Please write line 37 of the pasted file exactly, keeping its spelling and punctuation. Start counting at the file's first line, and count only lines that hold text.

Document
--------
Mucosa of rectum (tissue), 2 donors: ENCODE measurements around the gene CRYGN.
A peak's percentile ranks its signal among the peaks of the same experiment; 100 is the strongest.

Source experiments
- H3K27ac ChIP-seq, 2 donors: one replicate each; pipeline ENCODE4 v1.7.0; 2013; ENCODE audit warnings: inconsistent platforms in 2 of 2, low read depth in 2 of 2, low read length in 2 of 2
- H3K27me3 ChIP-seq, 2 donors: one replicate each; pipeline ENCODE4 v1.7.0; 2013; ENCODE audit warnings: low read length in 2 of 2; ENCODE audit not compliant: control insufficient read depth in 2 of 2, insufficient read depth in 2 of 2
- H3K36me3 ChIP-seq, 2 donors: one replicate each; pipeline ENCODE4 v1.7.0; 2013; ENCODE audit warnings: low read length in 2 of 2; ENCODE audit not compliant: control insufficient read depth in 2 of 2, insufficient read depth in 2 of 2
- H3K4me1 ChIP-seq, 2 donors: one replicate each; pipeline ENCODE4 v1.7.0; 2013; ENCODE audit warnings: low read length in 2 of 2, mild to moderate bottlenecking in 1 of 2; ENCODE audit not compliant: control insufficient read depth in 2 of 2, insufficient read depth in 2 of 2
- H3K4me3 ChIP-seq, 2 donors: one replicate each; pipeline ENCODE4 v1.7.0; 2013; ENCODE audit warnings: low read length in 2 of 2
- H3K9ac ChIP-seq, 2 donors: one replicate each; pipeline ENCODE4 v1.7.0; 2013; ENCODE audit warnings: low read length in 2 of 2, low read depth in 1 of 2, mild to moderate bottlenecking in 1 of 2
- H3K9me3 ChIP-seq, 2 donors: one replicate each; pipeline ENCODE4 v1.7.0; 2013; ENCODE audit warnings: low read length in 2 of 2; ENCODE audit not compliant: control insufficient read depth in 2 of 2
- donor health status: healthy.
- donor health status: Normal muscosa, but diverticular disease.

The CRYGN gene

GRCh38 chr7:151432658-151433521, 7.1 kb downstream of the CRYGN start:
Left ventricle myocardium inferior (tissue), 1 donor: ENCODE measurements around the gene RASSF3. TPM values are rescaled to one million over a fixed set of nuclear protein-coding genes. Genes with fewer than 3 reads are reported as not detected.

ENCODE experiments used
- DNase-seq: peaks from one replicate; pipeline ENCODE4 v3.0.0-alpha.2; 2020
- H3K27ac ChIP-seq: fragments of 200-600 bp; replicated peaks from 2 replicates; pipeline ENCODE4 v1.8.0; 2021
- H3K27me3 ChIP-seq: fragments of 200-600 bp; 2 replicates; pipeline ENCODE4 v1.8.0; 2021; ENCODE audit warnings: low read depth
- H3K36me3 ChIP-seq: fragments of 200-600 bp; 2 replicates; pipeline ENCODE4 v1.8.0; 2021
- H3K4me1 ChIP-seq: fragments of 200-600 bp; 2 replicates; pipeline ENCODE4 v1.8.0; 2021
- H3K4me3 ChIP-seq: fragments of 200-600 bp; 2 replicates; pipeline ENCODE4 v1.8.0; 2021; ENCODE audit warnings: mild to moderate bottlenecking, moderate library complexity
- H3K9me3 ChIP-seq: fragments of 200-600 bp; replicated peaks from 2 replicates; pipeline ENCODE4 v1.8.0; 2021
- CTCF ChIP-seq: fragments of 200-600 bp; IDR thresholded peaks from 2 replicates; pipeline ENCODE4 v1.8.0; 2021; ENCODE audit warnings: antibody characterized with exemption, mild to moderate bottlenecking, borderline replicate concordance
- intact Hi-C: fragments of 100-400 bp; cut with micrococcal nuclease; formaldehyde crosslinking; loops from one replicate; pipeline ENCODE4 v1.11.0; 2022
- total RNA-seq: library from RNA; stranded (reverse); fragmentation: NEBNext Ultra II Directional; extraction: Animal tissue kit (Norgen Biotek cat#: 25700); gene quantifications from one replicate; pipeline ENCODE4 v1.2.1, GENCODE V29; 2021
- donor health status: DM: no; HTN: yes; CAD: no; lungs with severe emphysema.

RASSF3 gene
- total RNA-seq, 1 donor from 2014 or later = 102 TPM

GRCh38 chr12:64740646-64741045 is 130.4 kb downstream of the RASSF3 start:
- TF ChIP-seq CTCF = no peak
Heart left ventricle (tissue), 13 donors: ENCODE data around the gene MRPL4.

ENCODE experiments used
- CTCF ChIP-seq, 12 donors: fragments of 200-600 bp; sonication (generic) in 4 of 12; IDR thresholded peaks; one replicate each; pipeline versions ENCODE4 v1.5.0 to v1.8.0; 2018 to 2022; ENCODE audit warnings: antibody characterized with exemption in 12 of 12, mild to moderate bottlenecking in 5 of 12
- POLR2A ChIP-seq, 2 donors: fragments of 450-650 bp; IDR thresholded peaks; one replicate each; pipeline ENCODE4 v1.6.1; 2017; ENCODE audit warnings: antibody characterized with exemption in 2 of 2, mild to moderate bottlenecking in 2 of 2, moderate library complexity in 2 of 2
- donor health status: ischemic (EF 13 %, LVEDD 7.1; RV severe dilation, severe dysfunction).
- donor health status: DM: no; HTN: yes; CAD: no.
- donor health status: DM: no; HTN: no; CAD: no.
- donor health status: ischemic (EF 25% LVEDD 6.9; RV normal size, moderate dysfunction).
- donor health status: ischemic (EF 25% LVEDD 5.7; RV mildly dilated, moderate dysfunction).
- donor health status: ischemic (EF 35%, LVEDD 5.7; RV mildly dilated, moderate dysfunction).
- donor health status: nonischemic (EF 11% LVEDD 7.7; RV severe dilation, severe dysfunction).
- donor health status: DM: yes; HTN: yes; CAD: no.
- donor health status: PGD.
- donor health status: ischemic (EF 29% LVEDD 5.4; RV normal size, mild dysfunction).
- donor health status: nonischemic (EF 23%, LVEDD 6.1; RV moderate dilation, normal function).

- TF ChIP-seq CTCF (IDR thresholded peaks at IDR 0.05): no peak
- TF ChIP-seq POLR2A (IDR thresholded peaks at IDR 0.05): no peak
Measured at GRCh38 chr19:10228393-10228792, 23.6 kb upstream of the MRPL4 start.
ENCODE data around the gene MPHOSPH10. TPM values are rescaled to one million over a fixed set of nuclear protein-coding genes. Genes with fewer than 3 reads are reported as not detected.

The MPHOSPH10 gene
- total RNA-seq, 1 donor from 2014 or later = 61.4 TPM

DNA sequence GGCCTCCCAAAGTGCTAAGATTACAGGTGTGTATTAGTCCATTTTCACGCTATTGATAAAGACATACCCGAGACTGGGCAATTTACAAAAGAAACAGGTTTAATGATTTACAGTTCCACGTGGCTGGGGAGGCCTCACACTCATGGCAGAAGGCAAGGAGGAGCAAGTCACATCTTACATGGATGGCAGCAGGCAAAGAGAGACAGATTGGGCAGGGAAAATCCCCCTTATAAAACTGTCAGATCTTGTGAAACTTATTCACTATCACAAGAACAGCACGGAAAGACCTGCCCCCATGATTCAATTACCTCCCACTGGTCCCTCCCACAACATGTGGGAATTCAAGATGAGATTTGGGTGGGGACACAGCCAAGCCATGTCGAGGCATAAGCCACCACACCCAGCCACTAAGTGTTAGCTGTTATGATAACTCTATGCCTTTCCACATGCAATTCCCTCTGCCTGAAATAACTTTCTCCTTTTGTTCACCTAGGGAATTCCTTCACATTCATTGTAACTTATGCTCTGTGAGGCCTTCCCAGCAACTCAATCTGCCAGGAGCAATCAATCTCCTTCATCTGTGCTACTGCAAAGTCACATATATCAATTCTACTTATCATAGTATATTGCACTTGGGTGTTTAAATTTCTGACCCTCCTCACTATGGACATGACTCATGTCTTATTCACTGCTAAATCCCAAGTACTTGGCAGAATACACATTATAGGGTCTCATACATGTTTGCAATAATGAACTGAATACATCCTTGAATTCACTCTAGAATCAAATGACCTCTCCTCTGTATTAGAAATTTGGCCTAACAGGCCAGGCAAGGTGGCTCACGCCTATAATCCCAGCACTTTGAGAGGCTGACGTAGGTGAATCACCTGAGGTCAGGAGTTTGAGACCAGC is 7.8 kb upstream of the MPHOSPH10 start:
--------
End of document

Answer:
- donor health status: DM: no; HTN: yes; CAD: no.